US government agrees to cut funding for NSA ‘backdoor searches’

20 Jun 2014

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US House of Representatives image via Wikimedia Commons

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In the first major step towards pulling back some of the far-reaching scope of the US National Security Agency (NSA), the House of Representatives overwhelmingly voted in favour of cutting funding for ‘backdoor searches’ on individuals.

Passing with 293 yeas and 123 nays, the amendment tagged on to the Fiscal Year 2015 Department of Defense Appropriations Act means the NSA will now not be able to access a person’s emails, browsing and chat history online without a prior warrant, something which until now it had been legally allowed to do at will.

According to Tech Crunch, Representatives Zoe Lefgren and Thomas Massie led the bill. They will now see the amendment passed before the Senate, where it will only receive official clearance once it has been passed by them.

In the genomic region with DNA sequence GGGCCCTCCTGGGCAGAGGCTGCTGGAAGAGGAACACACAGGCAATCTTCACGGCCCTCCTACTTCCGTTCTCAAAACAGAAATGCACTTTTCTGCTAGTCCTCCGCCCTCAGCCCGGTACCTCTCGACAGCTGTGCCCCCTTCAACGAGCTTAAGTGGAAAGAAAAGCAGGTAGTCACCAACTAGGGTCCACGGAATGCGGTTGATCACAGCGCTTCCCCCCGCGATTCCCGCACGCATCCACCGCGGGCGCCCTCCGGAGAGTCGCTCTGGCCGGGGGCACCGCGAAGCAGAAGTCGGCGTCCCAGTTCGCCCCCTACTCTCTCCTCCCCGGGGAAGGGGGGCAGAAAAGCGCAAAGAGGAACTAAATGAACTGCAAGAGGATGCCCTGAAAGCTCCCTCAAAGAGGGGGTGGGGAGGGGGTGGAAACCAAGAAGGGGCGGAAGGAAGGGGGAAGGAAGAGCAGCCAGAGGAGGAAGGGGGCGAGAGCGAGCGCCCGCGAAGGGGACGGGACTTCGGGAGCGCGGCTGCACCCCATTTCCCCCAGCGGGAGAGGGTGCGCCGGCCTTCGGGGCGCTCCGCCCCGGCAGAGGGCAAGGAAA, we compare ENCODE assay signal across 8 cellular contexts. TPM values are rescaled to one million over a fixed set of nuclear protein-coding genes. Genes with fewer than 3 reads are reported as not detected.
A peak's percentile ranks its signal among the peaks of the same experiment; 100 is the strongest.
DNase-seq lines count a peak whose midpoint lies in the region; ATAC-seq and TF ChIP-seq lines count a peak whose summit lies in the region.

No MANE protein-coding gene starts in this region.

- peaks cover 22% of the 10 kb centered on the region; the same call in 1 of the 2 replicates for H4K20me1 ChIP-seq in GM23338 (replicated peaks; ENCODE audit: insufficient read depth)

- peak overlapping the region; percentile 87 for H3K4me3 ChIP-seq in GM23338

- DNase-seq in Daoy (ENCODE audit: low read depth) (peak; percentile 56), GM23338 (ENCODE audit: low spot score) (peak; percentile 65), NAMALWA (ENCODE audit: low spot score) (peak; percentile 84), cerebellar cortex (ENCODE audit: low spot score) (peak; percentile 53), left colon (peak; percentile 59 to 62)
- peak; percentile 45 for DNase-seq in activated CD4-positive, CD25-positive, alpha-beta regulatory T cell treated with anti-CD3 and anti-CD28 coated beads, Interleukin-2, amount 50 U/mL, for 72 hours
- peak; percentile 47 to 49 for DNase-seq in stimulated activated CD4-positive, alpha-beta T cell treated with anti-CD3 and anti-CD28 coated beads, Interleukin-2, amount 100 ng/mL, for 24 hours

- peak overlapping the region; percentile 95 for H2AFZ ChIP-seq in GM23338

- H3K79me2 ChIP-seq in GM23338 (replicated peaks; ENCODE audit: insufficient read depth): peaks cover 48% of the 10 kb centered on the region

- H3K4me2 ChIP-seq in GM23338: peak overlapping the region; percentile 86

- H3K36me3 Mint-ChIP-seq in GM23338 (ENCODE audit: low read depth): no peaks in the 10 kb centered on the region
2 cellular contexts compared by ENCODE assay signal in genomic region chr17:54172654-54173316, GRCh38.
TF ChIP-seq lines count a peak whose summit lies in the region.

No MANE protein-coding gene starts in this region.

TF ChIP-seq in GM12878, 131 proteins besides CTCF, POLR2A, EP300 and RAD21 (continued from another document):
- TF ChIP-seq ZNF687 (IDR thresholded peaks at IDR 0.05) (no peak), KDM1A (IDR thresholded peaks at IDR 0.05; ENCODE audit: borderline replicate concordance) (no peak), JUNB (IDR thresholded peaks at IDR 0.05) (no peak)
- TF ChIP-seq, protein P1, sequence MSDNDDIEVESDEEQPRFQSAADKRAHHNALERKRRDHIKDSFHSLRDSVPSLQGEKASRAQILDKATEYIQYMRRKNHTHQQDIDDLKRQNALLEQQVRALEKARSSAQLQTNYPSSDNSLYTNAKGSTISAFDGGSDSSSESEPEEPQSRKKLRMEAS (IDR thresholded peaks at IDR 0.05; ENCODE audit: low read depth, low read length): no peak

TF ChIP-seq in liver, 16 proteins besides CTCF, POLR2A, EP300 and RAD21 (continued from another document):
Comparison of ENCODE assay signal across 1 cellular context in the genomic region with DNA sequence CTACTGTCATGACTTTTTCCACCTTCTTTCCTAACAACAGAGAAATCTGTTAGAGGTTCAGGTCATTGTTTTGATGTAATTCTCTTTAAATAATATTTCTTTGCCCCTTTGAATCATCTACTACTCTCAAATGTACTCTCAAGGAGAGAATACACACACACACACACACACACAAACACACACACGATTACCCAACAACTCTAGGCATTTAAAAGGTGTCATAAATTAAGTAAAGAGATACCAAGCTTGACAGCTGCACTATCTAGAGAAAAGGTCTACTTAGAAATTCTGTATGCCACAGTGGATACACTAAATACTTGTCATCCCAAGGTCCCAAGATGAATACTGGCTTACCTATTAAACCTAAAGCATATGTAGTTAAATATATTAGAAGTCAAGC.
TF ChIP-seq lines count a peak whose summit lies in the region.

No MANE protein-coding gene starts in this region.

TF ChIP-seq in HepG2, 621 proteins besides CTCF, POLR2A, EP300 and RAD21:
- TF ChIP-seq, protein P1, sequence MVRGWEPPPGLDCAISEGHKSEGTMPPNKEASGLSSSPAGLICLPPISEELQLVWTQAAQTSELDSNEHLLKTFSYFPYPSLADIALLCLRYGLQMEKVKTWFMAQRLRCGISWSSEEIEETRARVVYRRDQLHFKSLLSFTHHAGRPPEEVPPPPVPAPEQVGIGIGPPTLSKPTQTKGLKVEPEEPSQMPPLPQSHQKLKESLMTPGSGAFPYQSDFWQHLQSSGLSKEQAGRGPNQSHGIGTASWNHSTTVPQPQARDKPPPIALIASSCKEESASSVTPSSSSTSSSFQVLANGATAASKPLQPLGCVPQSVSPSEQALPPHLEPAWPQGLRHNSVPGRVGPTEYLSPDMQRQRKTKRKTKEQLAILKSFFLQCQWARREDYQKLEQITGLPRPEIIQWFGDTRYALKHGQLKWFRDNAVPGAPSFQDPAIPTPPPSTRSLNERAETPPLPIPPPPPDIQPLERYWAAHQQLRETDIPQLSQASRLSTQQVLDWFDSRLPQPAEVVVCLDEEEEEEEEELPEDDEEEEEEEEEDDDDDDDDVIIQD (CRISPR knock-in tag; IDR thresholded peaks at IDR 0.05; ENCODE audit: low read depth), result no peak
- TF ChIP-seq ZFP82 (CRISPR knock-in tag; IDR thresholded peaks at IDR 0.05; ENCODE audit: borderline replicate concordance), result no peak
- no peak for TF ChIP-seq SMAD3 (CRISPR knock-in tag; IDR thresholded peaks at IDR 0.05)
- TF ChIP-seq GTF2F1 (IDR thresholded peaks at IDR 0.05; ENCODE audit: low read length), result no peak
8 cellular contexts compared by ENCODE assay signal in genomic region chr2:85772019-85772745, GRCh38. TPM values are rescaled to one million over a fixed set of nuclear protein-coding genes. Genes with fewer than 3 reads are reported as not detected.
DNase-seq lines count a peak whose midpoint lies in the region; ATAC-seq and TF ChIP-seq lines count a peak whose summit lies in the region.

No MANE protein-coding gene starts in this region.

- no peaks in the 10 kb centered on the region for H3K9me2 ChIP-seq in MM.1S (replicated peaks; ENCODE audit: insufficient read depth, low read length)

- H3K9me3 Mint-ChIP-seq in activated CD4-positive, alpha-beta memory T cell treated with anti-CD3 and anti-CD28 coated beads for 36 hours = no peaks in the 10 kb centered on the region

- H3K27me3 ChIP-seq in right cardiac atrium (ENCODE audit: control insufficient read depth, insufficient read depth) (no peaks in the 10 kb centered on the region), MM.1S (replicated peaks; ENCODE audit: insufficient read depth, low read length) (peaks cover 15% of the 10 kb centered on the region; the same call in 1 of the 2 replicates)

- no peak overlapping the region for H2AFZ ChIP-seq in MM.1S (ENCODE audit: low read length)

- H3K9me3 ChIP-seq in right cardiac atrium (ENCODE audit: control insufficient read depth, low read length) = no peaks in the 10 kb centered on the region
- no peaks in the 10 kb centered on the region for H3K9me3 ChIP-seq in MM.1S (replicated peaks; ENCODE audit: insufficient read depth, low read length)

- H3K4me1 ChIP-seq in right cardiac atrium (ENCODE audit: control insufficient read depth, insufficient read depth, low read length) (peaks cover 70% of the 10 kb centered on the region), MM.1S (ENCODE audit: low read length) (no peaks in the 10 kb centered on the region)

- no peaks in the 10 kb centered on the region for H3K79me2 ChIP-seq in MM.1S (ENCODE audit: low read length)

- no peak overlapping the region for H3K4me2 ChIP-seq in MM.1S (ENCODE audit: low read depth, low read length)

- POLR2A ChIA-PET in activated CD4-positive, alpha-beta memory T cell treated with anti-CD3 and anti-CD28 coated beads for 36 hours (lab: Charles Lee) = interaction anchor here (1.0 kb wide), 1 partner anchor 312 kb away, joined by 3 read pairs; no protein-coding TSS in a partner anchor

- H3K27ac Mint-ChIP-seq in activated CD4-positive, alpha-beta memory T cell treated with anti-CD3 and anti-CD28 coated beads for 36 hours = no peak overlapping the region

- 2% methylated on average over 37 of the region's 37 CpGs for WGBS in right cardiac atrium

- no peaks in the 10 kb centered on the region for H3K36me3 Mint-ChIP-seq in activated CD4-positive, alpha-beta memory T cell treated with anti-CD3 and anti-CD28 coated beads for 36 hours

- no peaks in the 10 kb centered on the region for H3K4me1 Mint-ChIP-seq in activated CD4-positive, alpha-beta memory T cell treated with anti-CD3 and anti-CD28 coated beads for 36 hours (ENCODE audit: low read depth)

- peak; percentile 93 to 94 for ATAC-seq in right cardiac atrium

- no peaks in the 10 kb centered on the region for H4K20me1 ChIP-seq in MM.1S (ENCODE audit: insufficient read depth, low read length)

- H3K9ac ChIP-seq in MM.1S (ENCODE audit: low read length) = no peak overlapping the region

US President Barack Obama had said last March he wanted to put through a bill which would limit the NSA’s far-reaching capabilities, particularly with regard to collecting data in bulk.

This amendment does not mean the NSA will not continue to have funding and access to reading material from foreign nations, something which became clear in yesterday’s leak by former CIA contractor Edward Snowden, who revealed documents that showed the NSA was working with third-party countries, including Germany and Denmark, to give them access to their fibre-optic cables.

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Colm Gorey is a journalist with Siliconrepublic.com

editorial@siliconrepublic.com